One might suggest that a reasonable selection rule is to choose the solution with the greatest information ratio. This selection also minimizes the probability that the solution will fail to satisfy the MARR. For the example, this rule would select A3. This rule may not always be appropriate. The largest information ratio might be associated with a solution with a very small NPW and also a very small standard deviation. It would seem wrong to select this solution over another with a very high NPW and some variability. Some examples may include the null alternative, that is the decision to do nothing. Because that solution has zero return and zero standard deviation, the information ratio is undefined. Unless you accept the rational for using the mean value criterion, there is no easy answer for the selection problem with risk.

 Other Distributions

Our discussion has been restricted to solutions with normal distributions for the economic measure. It would be more likely that the distributions have some other form. To illustrate, the second example has six alternatives that have triangular distributions for the NPW. The example has the mode values the same as the mean values of the first example, but the distributions are skewed to the left or right. Alternatives A1, A3, and A5 are all skewed to the left, so smaller values of the NPW are more likely than larger. Alternatives A2, A4, and A6 are skewed to the right. Although the alternatives have similar variances to the first example, skewing to the left makes the downside risks greater for the odd numbered solutions.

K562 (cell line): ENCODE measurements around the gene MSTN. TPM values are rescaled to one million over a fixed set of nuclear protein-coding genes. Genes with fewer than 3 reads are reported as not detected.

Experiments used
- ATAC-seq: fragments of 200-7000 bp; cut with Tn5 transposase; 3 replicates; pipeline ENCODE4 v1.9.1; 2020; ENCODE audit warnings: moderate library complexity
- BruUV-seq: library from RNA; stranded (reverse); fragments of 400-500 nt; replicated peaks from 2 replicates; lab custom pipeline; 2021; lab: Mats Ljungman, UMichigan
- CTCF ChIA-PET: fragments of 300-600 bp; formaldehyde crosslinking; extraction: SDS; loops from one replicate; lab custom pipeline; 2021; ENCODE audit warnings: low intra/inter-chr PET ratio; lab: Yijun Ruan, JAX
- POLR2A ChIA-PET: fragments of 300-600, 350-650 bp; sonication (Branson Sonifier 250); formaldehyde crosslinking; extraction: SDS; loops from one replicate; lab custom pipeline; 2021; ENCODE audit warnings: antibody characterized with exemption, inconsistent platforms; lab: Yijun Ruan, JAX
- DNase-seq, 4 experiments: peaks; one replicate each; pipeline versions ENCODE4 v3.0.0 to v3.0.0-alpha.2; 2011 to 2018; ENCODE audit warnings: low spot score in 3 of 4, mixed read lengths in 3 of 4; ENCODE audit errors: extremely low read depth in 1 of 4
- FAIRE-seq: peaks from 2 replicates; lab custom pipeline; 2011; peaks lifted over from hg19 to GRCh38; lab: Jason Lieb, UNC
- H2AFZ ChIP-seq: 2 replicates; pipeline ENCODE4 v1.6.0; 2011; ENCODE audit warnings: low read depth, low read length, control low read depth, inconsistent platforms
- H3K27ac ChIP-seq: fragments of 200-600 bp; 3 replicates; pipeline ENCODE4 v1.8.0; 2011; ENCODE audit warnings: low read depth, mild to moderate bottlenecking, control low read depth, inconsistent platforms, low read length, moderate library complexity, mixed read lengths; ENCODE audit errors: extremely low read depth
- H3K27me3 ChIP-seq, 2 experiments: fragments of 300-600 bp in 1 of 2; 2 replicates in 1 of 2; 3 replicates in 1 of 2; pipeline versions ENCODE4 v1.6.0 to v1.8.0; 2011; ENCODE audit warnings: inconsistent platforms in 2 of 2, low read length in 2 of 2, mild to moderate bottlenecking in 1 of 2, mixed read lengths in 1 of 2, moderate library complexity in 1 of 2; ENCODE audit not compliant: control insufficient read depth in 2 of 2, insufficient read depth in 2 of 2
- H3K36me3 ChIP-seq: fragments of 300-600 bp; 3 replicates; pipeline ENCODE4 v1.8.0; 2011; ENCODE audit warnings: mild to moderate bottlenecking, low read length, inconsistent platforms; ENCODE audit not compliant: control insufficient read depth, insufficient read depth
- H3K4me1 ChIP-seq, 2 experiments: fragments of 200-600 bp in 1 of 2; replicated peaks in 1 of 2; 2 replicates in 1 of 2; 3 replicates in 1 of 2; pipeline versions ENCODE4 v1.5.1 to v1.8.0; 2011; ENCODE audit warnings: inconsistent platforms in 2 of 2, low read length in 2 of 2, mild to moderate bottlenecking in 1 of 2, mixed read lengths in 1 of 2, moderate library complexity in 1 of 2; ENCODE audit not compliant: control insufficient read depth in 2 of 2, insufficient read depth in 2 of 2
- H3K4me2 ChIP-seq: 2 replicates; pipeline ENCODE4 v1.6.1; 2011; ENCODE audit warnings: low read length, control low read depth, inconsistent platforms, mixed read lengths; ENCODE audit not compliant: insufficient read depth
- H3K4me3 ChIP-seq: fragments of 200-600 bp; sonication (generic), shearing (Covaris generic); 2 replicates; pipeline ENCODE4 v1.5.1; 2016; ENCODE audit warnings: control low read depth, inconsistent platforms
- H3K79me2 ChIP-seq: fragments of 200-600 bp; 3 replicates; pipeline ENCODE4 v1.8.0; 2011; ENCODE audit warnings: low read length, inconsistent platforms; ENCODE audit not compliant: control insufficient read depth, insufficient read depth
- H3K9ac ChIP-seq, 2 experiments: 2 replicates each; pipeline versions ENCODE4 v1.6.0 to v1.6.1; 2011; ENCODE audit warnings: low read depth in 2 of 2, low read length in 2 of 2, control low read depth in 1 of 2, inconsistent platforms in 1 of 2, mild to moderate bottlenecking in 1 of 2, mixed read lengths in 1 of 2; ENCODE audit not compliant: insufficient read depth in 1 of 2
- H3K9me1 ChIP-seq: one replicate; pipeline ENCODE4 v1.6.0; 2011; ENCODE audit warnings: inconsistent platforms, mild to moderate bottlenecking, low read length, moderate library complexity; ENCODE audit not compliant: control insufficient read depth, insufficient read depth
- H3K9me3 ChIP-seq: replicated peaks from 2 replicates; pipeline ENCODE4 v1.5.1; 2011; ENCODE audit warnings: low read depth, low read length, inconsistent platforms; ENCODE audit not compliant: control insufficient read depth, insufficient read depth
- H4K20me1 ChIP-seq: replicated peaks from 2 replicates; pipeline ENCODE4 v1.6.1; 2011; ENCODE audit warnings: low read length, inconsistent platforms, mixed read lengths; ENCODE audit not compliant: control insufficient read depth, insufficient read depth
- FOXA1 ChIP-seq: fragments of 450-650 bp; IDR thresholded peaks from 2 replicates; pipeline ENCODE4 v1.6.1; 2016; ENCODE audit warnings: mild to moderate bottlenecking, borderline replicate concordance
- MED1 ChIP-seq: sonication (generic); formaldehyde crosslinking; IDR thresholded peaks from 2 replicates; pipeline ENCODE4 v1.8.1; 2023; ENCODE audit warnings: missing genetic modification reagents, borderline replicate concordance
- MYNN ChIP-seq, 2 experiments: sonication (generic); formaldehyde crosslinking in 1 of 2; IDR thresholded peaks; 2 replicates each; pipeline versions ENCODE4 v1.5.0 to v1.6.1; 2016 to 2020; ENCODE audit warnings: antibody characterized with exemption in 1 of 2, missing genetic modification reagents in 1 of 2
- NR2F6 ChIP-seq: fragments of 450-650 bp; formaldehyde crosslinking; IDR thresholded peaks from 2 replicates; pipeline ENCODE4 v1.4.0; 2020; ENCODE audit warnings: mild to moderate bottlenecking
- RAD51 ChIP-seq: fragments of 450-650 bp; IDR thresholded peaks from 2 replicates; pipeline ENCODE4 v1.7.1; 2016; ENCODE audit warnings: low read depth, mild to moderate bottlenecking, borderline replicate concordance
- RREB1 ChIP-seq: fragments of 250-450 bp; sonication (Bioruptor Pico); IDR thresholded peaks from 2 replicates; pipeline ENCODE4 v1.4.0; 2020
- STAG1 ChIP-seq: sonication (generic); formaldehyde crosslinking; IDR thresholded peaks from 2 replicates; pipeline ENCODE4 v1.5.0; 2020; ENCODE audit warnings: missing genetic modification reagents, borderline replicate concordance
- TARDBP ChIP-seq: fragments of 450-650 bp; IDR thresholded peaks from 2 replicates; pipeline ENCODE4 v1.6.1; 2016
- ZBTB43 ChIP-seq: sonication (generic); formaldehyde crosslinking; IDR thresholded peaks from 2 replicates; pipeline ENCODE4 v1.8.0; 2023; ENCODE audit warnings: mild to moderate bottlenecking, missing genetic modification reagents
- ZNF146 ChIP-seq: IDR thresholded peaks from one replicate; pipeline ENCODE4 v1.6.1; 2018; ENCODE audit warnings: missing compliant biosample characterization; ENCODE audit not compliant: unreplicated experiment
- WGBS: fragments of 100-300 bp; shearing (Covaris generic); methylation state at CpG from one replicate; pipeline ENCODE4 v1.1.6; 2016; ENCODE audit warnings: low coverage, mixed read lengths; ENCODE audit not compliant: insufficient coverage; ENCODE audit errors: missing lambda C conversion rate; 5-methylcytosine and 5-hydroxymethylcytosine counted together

Triangular Distributions A1 A2 A3 A4 A5 A6 lower limit (a) -165 40 -110 -30 -140 -64 mode (m) 60 150 130 25 160 5 upper limit (b) 135 480 210 190 260 212

The risk measures were computed with the help of the Random Variables add-in and are presented below.

 A1 A2 A3 A4 A5 A6 Mean 10.00 223.33 76.67 61.67 93.33 51.00 Standard Deviation 63.74 93.48 67.99 46.74 84.98 58.64 IR 0.16 2.39 1.13 1.32 1.10 0.87 PS(0) 0.403 0.000 0.158 0.074 0.163 0.215 10%-Percentile -82.84 109.57 -22.36 4.79 -30.46 -20.36 90% VaR 92.84 113.76 99.03 56.88 123.79 71.36